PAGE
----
OLIVARI, Giovanni Battista
OLIVARI, Giovanni Battista (1851-1932), his wife Cesira (1867-1929) and their only child, Pietro (Pete) lived in Camogli, Italy, a small town near Genoa. In 1897, the 46 year old Giovanni came to America and found work for the Santa Cruz Island Company. He was first hired as a sailor on August 10, 1896 at $25/month. He left May 28, 1898 and returned April 12, 1899.
Four years later in 1901, he had saved enough money to bring his wife and son from Italy to Santa Barbara. For over 20 years, Giovanni served as captain of the island company’s schooner, Santa Cruz. In 1901 he hired his then 14 year old son, Pete, to be his deck hand. Part of the Captain’s job included recruiting and selecting laborers on the mainland for work on the island at shearing and grape-picking time. Clifford McElrath described Captain Olivari as a “picturesque old deep-water sailor who had been around the world several times and sailed the seven seas on windjammers.” [McElrath 1967: 3]. Although Giovanni retired as schooner captain in 1919, he was convinced to come out of retirement several times as the Company need him. His final retirement was in 1924. Captain Giovanni Olivari died May 30, 1932 at age 81. With approval of the Catholic Church, his remains were relocated from the mainland to the cemetery on Santa Cruz Island in 1976, along with those of his wife and son.
In the News~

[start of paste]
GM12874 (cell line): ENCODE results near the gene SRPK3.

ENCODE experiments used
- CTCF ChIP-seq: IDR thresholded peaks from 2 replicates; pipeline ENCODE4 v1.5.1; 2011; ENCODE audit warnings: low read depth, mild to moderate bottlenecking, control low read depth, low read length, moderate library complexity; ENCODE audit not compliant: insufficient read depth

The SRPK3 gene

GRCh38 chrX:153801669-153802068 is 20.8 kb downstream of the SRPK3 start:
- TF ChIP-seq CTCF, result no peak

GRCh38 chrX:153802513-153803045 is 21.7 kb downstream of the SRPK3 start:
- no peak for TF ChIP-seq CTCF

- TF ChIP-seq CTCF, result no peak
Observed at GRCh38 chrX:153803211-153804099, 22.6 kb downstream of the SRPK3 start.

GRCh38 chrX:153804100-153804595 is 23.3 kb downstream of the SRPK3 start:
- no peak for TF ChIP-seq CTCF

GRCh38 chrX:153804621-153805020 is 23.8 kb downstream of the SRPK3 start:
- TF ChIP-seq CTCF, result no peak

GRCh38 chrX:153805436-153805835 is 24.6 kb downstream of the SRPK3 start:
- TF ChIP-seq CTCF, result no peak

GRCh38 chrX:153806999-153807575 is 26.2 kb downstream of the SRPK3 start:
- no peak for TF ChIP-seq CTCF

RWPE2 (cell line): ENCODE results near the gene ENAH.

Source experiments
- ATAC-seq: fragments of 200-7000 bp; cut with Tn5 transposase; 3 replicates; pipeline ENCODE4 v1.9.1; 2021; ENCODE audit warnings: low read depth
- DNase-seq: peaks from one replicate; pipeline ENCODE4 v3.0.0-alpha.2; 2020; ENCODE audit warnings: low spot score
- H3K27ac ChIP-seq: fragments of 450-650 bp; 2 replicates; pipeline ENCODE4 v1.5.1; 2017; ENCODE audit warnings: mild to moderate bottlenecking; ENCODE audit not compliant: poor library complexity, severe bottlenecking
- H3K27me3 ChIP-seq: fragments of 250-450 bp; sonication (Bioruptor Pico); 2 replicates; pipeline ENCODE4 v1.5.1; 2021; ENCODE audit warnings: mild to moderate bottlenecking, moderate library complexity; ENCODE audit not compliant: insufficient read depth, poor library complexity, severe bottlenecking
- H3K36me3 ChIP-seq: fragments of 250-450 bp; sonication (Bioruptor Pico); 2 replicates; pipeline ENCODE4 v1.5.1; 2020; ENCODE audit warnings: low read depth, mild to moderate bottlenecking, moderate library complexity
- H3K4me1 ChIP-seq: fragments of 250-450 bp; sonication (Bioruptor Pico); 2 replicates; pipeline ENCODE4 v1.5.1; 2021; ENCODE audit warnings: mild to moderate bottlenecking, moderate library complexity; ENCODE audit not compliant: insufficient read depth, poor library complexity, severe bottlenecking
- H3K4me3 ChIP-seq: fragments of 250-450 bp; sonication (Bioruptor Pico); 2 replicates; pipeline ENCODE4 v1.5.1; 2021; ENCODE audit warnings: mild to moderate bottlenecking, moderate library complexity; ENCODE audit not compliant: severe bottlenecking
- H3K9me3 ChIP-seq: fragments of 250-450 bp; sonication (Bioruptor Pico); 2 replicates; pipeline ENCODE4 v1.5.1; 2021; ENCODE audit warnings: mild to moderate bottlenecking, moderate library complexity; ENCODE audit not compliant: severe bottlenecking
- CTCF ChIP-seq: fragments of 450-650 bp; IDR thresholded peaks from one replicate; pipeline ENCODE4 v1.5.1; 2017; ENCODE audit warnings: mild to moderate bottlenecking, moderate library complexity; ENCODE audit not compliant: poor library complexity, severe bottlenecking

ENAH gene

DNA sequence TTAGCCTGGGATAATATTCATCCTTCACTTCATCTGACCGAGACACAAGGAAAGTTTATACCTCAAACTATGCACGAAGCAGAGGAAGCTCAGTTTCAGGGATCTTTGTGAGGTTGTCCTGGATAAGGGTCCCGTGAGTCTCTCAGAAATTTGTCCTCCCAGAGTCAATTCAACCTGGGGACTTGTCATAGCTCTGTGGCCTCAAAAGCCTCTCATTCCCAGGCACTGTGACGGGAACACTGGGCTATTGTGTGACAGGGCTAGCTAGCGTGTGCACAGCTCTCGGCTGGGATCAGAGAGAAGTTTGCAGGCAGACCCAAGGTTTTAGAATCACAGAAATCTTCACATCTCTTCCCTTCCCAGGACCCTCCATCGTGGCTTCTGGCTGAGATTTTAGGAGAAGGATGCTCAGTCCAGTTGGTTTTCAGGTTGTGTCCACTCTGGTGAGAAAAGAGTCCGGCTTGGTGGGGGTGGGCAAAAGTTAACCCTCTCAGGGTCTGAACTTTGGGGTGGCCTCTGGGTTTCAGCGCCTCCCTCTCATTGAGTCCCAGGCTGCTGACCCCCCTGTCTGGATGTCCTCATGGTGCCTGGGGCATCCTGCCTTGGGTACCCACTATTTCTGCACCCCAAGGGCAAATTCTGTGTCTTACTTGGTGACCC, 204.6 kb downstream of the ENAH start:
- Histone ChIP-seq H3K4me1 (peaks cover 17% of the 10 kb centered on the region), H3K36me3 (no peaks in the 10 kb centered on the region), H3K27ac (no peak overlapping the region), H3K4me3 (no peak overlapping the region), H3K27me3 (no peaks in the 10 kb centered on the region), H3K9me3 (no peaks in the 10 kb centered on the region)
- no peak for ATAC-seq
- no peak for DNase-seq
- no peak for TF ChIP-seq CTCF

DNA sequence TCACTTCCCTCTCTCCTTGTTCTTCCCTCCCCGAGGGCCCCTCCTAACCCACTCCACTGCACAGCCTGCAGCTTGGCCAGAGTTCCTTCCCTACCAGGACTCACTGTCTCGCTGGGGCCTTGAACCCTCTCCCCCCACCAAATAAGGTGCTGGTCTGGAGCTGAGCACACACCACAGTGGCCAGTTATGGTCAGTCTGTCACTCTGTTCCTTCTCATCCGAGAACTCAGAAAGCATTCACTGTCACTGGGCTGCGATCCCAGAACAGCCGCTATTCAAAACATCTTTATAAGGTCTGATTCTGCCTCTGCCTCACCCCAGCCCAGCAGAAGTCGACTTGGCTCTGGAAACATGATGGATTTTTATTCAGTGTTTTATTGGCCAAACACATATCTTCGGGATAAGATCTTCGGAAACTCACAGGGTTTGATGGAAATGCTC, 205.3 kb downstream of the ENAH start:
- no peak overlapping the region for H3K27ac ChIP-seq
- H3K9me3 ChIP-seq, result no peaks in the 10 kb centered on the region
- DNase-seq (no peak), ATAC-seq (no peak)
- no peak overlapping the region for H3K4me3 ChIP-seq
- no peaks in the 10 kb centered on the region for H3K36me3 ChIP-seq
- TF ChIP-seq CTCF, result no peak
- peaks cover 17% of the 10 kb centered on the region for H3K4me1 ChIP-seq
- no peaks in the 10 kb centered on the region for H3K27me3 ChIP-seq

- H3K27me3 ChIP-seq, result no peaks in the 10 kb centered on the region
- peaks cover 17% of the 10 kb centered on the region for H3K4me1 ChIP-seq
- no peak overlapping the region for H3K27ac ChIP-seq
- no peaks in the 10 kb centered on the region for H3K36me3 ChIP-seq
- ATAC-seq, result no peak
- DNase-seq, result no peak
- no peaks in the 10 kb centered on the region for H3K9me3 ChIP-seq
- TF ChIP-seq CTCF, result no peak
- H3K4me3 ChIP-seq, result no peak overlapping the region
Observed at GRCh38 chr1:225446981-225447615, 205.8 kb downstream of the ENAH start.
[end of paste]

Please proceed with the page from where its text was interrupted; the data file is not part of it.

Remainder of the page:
February 25, 1915 [SBMP]: “Scorpion Harbor scene of drowning. Belisario Valencia is swept from boat in heavy sea. Yesterday afternoon Coroner Ruiz received word from Santa Cruz Island to the effect that Belisario Valencia, one of the Caire employees, had been drowned on the afternoon of the preceding day, at Scorpion Harbor on the south side of the island. The message came from Captain Andreas [Giovanni Battista] Olivari of the power schooner Santa Cruz, who had sent a man over in a launch for the purpose of bringing the information to the coroner. It seems that Valencia was assisting in landing a lot of piles that had been taken from Prisoners’ Harbor to Scorpion. The piles were taken from the schooner onto a small boat to a lighter to the landing. There was a high sea running, and while Valencia and a son of Captain Olivari [Pete] were on the lighter, a huge wave swamped the craft and washed the men overboard. Young Olivari managed to swim ashore, but his unfortunate companion was seen no more. Coroner Ruiz sent word back to the island for the men there to keep a watch for the body of the drowned man and send the body to this city when it should be recovered, for inquest and burial. The deceased was about 40 years of age and a widower. Several relatives live in Santa Barbara.”